Harvard, Australian: Jacobsen, S. 2020, ‘An Interview with Richard Sheen on the Human Being, Humanity, and Human Society (Part Three)In-Sight: Independent Interview-Based Journal, vol. 22.A., http://www.in-sightjournal.com/sheen-three.

Modern Language Association (MLA, 7th Edition, 2009): Scott D. Jacobsen. “An Interview with Richard Sheen on the Human Being, Humanity, and Human Society (Part Three).” In-Sight: Independent Interview-Based Journal 22.A (2020):February. 2020. Web. <http://www.in-sightjournal.com/sheen-three>.

Vancouver/ICMJE: Jacobsen S. An Interview with Richard Sheen on the Human Being, Humanity, and Human Society (Part Three) [Internet]. (2020, February 22(A). Available from: http://www.in-sightjournal.com/sheen-three.

License and Copyright

License

In-Sight Publishing and In-Sight: Independent Interview-Based Journal by Scott Douglas Jacobsen is licensed under a Creative Commons Attribution-NonCommercial-NoDerivatives 4.0 International License.
Based on a work at www.in-sightjournal.com.

Copyright

© Scott Douglas Jacobsen, and In-Sight Publishing and In-Sight: Independent Interview-Based Journal 2012-2020. Unauthorized use and/or duplication of this material without express and written permission from this site’s author and/or owner is strictly prohibited. Excerpts and links may be used, provided that full and clear credit is given to Scott Douglas Jacobsen, and In-Sight Publishing and In-Sight: Independent Interview-Based Journal with appropriate and specific direction to the original content.  All interviewees co-copyright their interview material and may disseminate for their independent purposes.

Solving the n_1×n_2×n_3 Points Problem for n_3 < 6

 

 

 

 

 

 

 

 

 

Author: Marco Ripà

Numbering: Issue 22.B, Idea: Outliers & Outsiders (Part Eighteen)

Place of Publication: Langley, British Columbia, Canada

Title: In-Sight: Independent Interview-Based Journal

Web Domain: http://www.in-sightjournal.com

Individual Publication Date: February 8, 2020

Issue Publication Date: May 1, 2020

Name of Publisher: In-Sight Publishing

Frequency: Three Times Per Year

Words: 1,535

ISSN 2369-6885

Abstract

In this paper, we show enhanced upper bounds of the nontrivial n_1 × n_2 × n_3 points problem for every n_1 ≤ n_2 ≤ n_3 < 6. We present new patterns that drastically improve the previously known algorithms for finding minimum-link covering paths, solving completely a few cases (e.g., n_1 = n_2 = 3 and n_3 = 4).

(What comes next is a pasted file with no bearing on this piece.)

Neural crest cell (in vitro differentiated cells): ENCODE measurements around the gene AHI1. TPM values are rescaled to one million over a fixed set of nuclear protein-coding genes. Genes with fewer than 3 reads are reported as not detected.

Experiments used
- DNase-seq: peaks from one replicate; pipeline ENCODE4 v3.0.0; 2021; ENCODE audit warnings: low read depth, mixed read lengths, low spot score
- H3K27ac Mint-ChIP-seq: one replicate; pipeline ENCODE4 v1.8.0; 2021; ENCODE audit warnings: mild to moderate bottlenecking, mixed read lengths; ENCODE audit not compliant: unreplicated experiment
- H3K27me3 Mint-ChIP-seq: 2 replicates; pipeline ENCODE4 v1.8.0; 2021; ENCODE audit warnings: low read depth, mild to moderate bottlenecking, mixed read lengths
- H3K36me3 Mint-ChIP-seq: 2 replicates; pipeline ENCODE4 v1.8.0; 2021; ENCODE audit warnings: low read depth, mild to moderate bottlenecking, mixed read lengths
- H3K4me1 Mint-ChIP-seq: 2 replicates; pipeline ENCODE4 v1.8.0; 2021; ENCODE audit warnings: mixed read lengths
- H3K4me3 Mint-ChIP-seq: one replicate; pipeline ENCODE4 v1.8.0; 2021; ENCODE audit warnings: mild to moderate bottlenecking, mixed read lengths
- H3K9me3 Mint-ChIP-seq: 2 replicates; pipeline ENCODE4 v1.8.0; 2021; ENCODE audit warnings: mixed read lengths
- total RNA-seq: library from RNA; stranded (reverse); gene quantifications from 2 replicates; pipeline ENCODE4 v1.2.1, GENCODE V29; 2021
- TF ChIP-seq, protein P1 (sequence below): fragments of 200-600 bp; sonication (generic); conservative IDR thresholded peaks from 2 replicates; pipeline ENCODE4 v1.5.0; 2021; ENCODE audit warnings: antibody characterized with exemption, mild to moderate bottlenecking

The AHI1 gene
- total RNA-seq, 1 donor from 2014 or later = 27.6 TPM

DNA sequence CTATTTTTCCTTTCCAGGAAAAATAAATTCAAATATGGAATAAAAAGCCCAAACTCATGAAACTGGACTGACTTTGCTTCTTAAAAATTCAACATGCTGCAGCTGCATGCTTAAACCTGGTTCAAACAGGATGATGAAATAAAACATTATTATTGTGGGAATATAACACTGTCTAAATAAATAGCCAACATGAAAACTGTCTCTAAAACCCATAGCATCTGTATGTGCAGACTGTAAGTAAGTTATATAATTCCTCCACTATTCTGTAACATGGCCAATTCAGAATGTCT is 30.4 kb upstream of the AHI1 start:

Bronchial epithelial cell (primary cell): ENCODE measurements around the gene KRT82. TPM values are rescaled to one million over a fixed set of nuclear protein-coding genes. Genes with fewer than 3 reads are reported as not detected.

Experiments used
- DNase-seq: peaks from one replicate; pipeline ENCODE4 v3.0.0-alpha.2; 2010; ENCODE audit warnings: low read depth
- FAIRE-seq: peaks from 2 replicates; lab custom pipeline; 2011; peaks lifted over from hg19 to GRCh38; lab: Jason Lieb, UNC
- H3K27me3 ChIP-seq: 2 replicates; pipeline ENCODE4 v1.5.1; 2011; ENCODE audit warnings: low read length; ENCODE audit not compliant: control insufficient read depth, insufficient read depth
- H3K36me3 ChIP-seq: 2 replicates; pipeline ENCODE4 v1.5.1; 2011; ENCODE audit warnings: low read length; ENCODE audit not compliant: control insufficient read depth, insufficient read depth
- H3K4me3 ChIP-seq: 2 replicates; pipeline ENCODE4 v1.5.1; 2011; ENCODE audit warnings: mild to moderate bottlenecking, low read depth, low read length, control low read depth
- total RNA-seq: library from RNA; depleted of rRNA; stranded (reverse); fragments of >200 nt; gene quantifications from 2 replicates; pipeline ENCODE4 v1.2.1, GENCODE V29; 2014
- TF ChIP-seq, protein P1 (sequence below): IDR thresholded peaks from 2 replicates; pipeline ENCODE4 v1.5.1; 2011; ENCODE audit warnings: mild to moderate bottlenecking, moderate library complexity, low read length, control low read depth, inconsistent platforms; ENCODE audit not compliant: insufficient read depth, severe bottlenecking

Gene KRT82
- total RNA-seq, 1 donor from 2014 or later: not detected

Keywords: Graph theory, Topology, Three-dimensional, Creative thinking, Link, Connectivity, Outside the box, Upper bound, Point, Game.

2010 Mathematics Subject Classification: 91A43, 05C57

Solving the n_1×n_2×n_3 Points Problem for n_3 < 6[1],[2]

*Please see the footnotes, bibliography, and citation style listing after the interview.*

*Symbols and images did not proportion optimally and required a manual input. A P.D.F. available if this remains a preferred format for viewing the materials. Please click here.*

1 Introduction

The n1 x n2 x n3 points problem [12] is a three-dimensional extension of the classic nine dots problem appeared in Samuel Loyd’s Cyclopedia of Puzzles [1-9], and it is related to the well known NP-hard traveling salesman problem, minimizing the number of turns in the tour instead of the total distance traveled [1-15].

Given n1 n2 n3 points in ℝ3, our goal is to visit all of them (at least once) with a polygonal path that has the minimum number of line segments connected at their end-points (links or generically lines), the so called Minimum-link Covering Path [3-4-5-8]. In particular, we are interested in the best solutions for the nontrivial n1 x n2 x n3 points problem, where (by definition) 1 ≤ n1n2 n3 and n3 < 6.